Thursday, July 08, 2010

2010 Travel Notes #2: Of Minoans and Mormons

The need for flexibility on my recent trip became all too apparent before I ever even left Texas. My flight plan was to fly from DFW to JFK, with an easy 2-hour layover before going on to Istanbul. Bad weather that morning in New York caused the air traffic controllers to delay incoming flights from all over the county. Under clear blue skies, my flight out of Dallas was delayed 2 hours. Inexplicably, my out-going flight from JFK left right on time. And so, my arrival in Istanbul had to be delayed a day. This turned out to be a fortuitous turn of events.

As a consequence, I spent the first night away from home in a Comfort Inn on edge of the Ozone Park area of Queens, NY. My only exposure to this borough has been from the backseat of a cab while riding from one of the airports into Manhattan, so I looked forward to doing a bit of exploring.

But more importantly, this provided opportunity to become acquainted with 2 other stranded travelers being shuttled out to the Comfort Inn. One was a Mr. Chi, a 70ish Chinese-American from Buffalo, returning from a 12-day European trip. His wife was now mobility-impaired, and so his occasional trips were now made solo. Although Mr. Chi was anxious to return home to her, he seemed nonplussed by this delay in his final leg of the journey. The other traveler was a fellow Texan, an easy-going lady a few years older than myself that I will call Deb. She had already experienced her second missed flight, being delayed a day flying out of Texas. Deb was on her way to Greece, where she planned to pursue research on the ancient Minoan civilization. She and her husband operated a bed-and-breakfast in a popular Texas watering hole. Having no consuming interest in the Minoans, he was more than happy to stay home and mind the store. I was struck by our similarities--3 married travelers, all journeying alone. But more to the point, none of us were complaining, or seemed the least bit put-out by our predicament. Those who submit to being transported in metal tubes hurtling 500+ miles per hour over 6 miles above the earth's surface must ultimately realize how really not in control they are of any part of the process. Delays and diversions are to be expected. Complaining about it seems juvenile. The manner in which this is dealt with, as much as anything, separates a traveler from a tourist. I saw a prayer and cross myself whenever the wheels leave or touch the tarmac, and do not worry about any of the rest of it.

There were still a couple of hours of daylight after I checked into the motel, so I set out to explore a bit of Ozone Park. A major thoroughfare cut through the district, with convenience stores, pawn shops, Italian deli/groceries, lotto stores, pizza joints and car-repair establishments strung-out along either side. But a half a block off the busy street, the area quickly resorted to solidly residential on each side. Neighborhoods, and by this I mean real ones, fascinate me. This was an Italian-American enclave right out of central casting. The homes were high and narrow--one-room wide, 2 floors above a basement, with dormers hinting at something of an attic. The lots themselves were no wider than 25', with room for one car to maneuver between the homes before angling into a rear garage. Each house had a little spit of a yard in front. With some, this area was completely concreted-in, with table and chairs. Others covered this area in plantings--hydrangeas, roses, peonies and day lillies. Many had statues of the Virgin or of St. Joseph. Others were more creative--plastic geese in luau gear, complete with an Italian flag.

What was readily apparent was that these front stoops allowed for an expression of individuality in what is an otherwise uniform block of homes. More importantly, this was where families gathered in the late afternoon after work, and where neighbors interacted with one another. A local corner grocery lay on the next block, as did the barbershop, and Aldo's Pizzeria transitioned into the larger business district. The streets were not crammed with automobiles, but with people actually walking here and there. It would be easy for me to romanticize this scenario. Deb told of her conversation with a sales clerk in the local Verizon store. He talked of how hard it was to make a living there, and how he could only dream of living in a place like Texas. My nephew lives in a ranch-style brick home in a leafy 1970s subdivision in Tyler, Texas. His is a wide lot with a board fence enclosing the back yard and pool area. He has lived there almost 2 years now, and does not know a single one of his neighbors. I could live here (Ozone Park.) I could not live there, like that. I am fortunate to live in one of those real neighborhoods, with a mix of housing and a web of connectiveness extending 3 blocks (There are exceptions, of course, even in old neighborhoods like ours....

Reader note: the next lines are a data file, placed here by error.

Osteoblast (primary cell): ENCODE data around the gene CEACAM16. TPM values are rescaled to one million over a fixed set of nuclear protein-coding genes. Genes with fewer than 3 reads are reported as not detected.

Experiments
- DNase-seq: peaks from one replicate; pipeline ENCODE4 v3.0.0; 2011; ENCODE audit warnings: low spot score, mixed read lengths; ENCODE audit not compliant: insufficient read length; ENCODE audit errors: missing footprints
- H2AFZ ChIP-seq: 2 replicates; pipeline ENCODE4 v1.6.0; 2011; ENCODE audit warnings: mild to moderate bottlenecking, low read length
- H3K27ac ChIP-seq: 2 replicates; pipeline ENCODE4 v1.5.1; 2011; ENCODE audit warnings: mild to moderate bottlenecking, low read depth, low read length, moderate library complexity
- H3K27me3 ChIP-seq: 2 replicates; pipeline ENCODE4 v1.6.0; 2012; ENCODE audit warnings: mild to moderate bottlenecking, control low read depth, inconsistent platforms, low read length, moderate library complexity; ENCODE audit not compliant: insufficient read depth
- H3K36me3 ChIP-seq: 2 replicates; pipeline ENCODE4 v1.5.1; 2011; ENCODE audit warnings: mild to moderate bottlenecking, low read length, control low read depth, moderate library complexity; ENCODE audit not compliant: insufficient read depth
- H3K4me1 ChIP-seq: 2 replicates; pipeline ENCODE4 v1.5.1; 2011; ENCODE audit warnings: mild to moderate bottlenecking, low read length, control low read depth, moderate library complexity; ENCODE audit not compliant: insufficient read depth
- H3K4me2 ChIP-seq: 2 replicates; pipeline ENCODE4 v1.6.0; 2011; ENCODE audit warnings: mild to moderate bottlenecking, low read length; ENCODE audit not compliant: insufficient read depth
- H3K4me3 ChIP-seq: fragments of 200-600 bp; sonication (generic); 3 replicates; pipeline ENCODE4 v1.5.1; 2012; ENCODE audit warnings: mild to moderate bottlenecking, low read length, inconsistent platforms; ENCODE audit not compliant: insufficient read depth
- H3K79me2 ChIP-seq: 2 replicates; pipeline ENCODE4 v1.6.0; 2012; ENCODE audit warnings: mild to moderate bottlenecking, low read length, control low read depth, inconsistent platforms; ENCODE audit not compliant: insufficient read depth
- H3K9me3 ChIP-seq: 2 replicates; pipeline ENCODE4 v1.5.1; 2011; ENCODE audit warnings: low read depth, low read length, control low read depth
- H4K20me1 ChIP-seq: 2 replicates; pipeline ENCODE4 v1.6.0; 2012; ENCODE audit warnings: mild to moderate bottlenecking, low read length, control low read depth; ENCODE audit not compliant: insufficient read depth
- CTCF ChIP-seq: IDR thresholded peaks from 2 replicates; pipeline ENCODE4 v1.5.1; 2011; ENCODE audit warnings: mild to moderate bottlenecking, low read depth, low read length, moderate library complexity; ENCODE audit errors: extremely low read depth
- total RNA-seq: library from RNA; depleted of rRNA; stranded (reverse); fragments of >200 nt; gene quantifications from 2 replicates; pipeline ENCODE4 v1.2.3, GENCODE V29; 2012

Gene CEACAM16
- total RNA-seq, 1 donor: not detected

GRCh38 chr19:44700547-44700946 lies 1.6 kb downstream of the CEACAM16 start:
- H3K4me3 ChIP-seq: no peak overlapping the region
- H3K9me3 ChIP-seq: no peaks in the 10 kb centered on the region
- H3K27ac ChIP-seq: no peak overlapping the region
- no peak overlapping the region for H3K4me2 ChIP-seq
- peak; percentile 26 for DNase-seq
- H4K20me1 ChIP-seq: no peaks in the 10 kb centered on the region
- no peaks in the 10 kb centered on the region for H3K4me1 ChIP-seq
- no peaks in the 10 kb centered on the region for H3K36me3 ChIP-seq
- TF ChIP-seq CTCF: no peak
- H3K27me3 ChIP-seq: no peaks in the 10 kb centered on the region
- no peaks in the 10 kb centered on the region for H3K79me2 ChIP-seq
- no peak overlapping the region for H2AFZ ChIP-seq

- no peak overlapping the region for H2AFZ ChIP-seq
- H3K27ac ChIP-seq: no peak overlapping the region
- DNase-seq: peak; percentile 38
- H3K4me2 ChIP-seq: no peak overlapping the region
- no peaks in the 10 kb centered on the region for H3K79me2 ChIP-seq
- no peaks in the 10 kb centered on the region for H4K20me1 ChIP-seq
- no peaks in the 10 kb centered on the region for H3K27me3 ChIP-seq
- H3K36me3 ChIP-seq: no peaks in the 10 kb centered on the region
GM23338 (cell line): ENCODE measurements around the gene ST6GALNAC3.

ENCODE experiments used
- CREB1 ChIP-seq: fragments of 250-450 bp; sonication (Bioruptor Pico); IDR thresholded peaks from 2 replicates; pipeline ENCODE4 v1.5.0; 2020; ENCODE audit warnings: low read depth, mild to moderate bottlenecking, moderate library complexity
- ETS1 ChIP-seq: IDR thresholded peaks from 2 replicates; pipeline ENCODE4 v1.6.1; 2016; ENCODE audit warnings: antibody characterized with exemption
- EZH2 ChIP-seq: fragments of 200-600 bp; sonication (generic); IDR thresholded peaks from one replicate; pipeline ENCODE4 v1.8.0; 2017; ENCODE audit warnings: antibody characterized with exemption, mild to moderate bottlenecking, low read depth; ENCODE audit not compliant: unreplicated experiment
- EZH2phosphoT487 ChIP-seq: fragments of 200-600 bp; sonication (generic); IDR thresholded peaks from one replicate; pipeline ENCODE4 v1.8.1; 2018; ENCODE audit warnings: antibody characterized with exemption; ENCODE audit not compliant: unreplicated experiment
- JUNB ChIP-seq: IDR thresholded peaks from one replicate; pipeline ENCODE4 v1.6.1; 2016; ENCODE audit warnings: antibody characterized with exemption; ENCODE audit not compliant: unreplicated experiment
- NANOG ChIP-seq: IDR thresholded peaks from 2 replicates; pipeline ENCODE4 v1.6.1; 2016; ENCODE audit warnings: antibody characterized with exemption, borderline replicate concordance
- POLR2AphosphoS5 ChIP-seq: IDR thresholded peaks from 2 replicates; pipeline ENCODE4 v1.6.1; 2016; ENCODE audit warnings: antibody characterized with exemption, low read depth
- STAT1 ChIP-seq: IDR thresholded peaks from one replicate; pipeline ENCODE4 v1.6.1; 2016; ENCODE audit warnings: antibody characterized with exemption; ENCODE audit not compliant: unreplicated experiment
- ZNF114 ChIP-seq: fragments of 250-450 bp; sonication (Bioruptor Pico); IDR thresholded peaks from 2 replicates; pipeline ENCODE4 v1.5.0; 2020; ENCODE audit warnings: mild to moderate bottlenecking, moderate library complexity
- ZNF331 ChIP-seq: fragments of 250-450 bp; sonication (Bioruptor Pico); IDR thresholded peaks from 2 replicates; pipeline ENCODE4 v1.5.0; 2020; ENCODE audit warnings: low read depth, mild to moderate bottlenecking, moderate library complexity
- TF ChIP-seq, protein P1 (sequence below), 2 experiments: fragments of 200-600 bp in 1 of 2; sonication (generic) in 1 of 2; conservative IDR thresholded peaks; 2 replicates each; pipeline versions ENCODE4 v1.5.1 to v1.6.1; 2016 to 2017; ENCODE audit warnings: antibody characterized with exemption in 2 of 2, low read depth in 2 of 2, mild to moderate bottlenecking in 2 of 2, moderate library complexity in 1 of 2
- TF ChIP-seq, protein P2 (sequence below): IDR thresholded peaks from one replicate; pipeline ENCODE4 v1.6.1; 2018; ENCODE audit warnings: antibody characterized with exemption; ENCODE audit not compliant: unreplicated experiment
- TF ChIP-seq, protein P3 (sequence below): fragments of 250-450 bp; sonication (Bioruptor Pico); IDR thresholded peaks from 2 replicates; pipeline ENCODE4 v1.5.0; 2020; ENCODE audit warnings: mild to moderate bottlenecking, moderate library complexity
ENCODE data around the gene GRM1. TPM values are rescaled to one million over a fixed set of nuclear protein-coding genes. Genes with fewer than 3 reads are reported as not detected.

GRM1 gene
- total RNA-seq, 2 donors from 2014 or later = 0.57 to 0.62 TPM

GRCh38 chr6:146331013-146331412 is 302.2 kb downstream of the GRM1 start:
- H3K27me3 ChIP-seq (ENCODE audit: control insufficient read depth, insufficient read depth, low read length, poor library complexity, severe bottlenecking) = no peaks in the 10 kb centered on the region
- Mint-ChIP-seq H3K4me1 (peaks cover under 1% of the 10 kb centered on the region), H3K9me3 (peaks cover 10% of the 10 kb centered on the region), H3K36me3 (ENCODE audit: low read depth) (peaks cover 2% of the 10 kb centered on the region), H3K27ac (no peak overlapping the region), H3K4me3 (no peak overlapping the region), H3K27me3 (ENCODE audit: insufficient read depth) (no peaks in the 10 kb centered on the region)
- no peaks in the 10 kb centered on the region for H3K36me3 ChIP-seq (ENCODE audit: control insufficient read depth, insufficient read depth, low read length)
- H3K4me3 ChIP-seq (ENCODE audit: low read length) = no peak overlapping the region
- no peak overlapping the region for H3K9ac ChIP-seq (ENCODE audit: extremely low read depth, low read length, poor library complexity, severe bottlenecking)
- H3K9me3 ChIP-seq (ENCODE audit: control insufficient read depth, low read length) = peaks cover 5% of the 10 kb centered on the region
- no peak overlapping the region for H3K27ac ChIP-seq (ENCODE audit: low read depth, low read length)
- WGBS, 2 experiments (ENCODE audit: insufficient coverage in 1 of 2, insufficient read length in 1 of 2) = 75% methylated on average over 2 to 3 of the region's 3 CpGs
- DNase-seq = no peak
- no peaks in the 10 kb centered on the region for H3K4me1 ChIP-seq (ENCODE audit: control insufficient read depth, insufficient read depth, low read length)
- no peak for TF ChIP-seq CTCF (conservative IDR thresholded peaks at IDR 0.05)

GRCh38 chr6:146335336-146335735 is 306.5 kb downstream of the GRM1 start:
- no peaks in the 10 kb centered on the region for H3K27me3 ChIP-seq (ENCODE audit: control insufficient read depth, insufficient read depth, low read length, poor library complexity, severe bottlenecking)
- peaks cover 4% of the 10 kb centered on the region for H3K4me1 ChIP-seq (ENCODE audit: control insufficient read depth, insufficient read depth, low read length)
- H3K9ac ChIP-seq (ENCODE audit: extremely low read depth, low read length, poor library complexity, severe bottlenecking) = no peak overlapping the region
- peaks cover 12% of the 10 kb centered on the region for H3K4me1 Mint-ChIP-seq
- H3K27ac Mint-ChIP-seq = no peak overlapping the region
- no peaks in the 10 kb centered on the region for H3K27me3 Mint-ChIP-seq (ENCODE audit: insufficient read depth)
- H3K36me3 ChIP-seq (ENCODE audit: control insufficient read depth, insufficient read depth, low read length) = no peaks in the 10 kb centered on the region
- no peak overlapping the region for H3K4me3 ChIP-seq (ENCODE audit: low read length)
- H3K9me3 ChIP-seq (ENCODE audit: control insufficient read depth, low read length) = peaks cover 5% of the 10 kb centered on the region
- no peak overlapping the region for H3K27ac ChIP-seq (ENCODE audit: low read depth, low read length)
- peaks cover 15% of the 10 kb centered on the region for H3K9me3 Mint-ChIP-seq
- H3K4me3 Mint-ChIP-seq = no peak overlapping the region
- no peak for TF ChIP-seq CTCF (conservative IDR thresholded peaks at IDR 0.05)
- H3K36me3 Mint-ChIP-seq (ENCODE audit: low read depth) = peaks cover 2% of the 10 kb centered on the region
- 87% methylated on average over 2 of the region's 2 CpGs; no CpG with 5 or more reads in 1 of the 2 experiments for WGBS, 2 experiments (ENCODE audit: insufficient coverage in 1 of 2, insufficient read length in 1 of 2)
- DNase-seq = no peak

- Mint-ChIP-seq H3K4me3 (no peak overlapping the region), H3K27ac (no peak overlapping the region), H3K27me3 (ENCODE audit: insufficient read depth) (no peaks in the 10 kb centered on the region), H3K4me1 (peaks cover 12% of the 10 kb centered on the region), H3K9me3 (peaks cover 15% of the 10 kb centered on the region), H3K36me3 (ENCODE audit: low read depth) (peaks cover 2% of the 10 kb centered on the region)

Passage removed by author 9/20/2010

) The goal for many in my part of the world is to buy 5 or 10 acres of land and build on the back side of the acreage so has to have as little contact with neighbors as possible. I could have don this on our farm, but have never been tempted to do so. I love my neighborhood.

But enough of that, and back to Queens. For supper, I checked out Aldo's joint. And this is as good a place as any to comment on my faithfulness to the Apostle's Fast during the course of my travels. One might charitably characterize it as "sporadic." Enough said. Aldo's was a local Italian eatery with a clientele that looked straight out of Mickey Blue Eyes, the Sopranos, or even worse, Jersey Shore ( As our President likes to say, let me be clear--I have never watched an episode of Jersey Shore. But I am an aficionado of Morning Joe, in which Willie Geist occasionally teases prissy co-host Mika Brzezinski with clips from this, the most godawful of reality shows.) Sitting back in Aldo's, listening to the locals was a delight, far better than anything I would have experienced had I made my flight.

The next day, we all arrived at JFK hours in advance, just in case. Deb and I left from nearby gates, which gave us considerable time to talk beforehand. While I knew the general outlines of the Minoan civilization, my knowledge scarcely extended beyond the superficial. I remembered them to be a trading and sea-faring people, and if their artistry is to be believed, an incredibly beautiful race. Deb enlightened me beyond that, in that there was no great disparity in living standards among the Minoans, that they were probably a matrilineal society, and were not at all warlike. After their sudden disappeance (either from volcanic activity or Mycenean attack), Greek civilization did not reach their levels for nearly a 1,000 years.